Finally, the biggest complaint I have is that the intruders’ card back design is inverted from what would make sense. There’s a prominent red or black symbol on them, which one would immediately convey to mean that they are associated with the figure of the same color. Instead, the colour of the card back which is far more subtle, is what matches the figure. That was definitely a design failure, but fortunately, after several times grabbing the wrong deck, you won’t make the mistake again. Other than those three relatively small whines, I’m completely content with the physical aspects of the game, and AEG did an outstanding job.
Moving onto the gameplay itself, let’s start with the setup of the game. Because I prefer the two-player game, I’m going to tell you how to play that version. Honestly, there’s not all that much difference between the two player and other sized games, but I like the idea of playing a ‘side’ rather than an individual intruder or set of ten guards. Anyhow, setup consists of placing the lanterns on the timer and alert tracks, taking one player pad per player, and putting up your player screen.
Once those steps are done, while the intruder player is noting the starting positions of the ninja, traitor, and the entrances to the secret passage between any two zones, the opposing player is placing eight guard models on any of twelve guard starting positions, placing three “patrols” of two guards on any patrol track spaces, then marking where eight sleeping guards are passed out on any of six barracks positions that are marked on the board.
Each player will then draw cards from their decks, with the guard receiving a whopping 24 of the original 36 to play from and the remainder acting as a draw deck. The ninja and traitor, however, only take eight or seven, respectively, and the remainder are put back in the box. Finally, the guard player marks six mission objectives, two hidden guards, and two traps on their maps.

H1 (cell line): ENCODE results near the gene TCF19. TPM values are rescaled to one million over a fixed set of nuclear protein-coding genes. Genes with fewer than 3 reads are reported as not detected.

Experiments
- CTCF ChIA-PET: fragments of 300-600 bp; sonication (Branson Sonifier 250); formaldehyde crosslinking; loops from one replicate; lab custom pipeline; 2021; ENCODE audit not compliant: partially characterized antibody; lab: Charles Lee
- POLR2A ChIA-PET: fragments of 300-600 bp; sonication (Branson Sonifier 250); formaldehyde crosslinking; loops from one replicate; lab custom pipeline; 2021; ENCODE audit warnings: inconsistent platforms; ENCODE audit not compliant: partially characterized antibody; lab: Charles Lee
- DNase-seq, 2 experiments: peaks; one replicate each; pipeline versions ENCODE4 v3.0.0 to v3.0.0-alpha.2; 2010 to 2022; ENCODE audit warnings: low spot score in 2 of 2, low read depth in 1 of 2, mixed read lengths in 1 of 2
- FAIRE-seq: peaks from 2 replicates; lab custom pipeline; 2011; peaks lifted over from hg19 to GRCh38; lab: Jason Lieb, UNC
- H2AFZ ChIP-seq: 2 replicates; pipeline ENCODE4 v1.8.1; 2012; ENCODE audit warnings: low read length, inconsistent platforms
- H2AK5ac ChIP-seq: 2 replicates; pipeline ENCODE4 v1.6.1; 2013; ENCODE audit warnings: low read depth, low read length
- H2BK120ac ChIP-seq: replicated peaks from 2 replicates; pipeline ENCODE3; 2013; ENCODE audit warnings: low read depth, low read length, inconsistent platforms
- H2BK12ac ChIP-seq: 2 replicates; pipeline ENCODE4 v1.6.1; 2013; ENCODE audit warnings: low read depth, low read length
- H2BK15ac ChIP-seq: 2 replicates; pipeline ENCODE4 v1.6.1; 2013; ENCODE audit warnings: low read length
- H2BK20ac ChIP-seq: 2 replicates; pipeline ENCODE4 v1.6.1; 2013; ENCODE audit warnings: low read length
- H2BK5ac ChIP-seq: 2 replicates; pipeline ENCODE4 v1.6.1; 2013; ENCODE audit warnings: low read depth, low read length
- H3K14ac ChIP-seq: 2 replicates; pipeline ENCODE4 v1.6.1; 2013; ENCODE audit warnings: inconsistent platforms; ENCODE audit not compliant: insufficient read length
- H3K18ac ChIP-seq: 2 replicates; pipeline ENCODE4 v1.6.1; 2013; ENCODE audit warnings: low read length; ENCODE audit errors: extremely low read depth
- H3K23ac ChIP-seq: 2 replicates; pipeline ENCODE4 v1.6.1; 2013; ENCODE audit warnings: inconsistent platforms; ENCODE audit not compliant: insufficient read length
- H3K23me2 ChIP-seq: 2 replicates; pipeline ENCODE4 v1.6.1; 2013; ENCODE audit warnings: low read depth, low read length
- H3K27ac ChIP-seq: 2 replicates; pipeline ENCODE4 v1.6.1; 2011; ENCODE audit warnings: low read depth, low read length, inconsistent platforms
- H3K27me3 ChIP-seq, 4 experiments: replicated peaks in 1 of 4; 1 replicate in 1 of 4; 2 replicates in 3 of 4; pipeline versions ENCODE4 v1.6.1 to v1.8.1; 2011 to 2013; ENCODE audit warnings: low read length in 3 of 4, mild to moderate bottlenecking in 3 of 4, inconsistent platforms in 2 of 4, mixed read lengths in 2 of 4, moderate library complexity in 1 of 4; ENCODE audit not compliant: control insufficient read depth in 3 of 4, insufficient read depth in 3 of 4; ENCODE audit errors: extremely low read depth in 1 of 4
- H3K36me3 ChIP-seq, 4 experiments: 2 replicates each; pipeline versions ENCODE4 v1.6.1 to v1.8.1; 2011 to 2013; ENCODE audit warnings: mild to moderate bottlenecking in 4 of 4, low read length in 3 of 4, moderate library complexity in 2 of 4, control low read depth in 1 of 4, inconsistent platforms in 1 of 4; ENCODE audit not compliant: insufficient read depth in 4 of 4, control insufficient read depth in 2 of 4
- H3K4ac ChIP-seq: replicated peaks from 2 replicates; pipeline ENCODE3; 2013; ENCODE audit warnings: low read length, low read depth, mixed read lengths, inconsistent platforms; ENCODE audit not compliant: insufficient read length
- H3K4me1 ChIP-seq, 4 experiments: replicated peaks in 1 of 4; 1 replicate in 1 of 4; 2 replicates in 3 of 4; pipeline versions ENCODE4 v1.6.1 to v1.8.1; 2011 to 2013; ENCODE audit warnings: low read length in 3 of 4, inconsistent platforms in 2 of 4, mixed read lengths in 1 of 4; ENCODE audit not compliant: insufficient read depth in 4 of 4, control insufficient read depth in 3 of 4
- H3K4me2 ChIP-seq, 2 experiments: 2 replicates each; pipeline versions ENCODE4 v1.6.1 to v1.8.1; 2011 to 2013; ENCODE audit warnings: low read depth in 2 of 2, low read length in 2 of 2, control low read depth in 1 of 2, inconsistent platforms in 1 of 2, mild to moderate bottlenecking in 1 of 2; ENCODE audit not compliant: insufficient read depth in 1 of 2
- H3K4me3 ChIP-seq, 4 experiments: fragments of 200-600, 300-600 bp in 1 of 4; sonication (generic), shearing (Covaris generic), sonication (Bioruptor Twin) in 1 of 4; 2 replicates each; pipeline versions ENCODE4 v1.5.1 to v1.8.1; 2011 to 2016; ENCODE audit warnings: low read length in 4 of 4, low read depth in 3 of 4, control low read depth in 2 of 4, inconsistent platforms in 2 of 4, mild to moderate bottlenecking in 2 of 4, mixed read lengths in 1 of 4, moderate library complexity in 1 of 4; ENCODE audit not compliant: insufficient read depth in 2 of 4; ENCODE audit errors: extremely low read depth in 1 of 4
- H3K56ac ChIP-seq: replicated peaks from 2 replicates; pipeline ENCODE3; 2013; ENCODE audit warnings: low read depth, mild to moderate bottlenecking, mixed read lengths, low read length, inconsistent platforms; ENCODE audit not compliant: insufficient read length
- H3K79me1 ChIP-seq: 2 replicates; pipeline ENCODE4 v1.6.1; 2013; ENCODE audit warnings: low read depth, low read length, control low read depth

The mission objectives are lettered A through F, and correspond to mission objective cards, of which one is drawn by each of the intruders at the start of the game. The cards need to be assigned to individual characters, and the easiest way to track which character is associated with a character is to put the player’s action cards on top of the mission card so that the missions never get confused by the intruder player, especially as the guard player will not know which mission is whose until the game’s end.
Once you’re all set up, the game can begin, and each turn is played in four phases. The guards always go first, with the guard player first checking the alert status, which allows for card draws and free card play if a guard is alerted, then reducing the alert level by one. The alert level only increases when an event causes it to do so, such as a guard hearing something, being gutted by the ninja or traitor, or stumbling upon an enemy. There’s only three levels of alert above the normal zero alert level, and each level allows the guards to pull a card from their draw deck and either play them immediately for free, or he can put them into his hand for later use.
It’s an important point to understand that almost all of the guards’ cards fall into two groups and then, beneath them, two types of actions granted. The two groups that the cards affect are sentries and patrols, and the two types are listen and search actions. Sentries are defined as individual guards where patrols are two or more guards whose bases are adjacent and in the same direction. Listening actions force the intruder player to respond whether or not one of the intruders has been heard, which has its own subset of conditions, and search actions simply allow the guard player to move a patrol or sentry up to two zones, with the intruders being forced to reveal their location if they have been stumbled upon.